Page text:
“Why should we care?” A sentence we hear all too often. Why should we care about your story? Why should we care about your problems? Why should we care about your language?
If we let it, there is a broader literary spectrum ready for us to become a part of.
College is supposed to broaden one’s horizons, not limit them; it is supposed to challenge people. The question on my mind, as the notion of trigger warnings begins to encompass the widely accepted literary canon, is where does it stop?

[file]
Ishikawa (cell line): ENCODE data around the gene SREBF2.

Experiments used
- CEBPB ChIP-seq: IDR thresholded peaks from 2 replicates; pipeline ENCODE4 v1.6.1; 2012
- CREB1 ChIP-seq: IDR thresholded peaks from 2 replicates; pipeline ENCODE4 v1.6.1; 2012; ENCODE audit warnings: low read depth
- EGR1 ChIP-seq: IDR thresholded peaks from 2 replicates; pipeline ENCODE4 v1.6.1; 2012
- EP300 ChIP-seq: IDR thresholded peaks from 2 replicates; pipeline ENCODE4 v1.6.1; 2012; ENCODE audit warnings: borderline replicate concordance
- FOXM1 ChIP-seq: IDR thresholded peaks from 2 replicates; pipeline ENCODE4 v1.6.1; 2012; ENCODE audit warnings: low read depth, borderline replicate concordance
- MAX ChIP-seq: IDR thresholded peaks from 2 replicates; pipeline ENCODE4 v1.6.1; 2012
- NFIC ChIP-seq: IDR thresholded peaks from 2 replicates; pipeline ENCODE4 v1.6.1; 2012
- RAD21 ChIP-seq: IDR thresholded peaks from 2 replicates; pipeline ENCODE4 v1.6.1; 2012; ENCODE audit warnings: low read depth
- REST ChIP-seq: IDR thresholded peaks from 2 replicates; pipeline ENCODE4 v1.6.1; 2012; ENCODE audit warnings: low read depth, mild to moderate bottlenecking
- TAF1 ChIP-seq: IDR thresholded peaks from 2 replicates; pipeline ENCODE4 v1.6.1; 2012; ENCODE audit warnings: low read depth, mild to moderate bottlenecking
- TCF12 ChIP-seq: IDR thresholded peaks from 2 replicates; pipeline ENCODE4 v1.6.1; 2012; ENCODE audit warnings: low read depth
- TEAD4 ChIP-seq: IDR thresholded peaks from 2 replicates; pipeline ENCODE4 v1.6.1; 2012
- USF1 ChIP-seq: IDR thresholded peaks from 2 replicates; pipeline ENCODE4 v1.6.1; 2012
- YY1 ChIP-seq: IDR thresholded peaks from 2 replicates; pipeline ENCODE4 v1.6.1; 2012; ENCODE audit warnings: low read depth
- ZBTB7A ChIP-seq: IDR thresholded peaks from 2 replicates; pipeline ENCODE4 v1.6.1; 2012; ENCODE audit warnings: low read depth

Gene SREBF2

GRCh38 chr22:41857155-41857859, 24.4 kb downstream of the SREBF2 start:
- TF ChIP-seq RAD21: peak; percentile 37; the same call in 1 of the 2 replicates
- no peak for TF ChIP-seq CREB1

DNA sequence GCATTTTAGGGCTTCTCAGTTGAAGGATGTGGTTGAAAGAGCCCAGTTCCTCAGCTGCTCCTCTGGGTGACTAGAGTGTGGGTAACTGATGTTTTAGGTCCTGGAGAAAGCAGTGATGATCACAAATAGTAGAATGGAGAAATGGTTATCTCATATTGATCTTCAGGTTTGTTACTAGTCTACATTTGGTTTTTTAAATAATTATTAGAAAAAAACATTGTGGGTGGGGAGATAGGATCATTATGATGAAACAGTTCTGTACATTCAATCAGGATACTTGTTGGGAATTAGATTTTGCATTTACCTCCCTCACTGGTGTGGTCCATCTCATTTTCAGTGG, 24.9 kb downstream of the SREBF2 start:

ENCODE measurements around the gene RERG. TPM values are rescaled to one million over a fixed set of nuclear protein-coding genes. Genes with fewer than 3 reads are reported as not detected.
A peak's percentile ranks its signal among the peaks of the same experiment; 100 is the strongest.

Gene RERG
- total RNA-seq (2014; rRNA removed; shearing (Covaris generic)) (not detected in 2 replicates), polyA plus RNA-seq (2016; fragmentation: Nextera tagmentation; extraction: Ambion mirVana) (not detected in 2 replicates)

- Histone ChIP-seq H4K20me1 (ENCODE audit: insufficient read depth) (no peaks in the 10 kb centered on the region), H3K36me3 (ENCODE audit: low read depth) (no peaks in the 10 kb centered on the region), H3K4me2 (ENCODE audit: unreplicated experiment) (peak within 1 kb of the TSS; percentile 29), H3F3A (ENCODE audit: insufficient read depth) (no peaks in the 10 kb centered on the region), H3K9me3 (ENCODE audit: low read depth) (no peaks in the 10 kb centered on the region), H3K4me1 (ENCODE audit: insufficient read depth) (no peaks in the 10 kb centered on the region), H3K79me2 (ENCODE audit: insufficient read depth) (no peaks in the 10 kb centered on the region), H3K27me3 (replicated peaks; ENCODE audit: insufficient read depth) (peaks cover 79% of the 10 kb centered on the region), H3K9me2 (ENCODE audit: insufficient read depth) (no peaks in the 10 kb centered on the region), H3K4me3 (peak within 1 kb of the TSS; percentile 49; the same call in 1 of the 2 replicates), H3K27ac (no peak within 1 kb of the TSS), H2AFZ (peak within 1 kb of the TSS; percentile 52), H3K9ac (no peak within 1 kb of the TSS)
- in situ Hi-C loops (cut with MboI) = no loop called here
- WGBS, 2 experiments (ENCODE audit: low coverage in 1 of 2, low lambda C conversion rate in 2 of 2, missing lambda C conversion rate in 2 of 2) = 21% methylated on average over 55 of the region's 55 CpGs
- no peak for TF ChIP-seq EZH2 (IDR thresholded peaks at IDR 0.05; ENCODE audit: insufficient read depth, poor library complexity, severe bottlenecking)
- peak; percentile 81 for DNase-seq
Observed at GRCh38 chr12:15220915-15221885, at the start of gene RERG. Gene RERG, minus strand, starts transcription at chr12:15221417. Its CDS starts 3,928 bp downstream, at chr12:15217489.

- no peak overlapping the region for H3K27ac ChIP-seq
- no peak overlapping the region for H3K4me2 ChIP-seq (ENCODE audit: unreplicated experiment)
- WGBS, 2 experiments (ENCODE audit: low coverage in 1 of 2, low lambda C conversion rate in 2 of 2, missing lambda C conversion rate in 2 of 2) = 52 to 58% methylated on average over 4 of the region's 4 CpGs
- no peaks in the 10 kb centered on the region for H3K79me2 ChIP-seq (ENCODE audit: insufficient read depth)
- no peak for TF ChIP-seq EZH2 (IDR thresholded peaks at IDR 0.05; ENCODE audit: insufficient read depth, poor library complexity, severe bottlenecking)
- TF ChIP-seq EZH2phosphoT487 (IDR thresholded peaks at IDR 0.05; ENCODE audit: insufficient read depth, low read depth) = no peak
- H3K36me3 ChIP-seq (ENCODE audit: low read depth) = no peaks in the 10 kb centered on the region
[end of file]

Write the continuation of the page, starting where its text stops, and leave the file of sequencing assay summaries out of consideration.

Unlike most other literary forms, memoirs tend to toe the line between fiction and nonfiction and must cope with the burden of truth along with the audience’s expectation to be entertained. But the ultimate appeal of memoir is its status as “witness to real life.”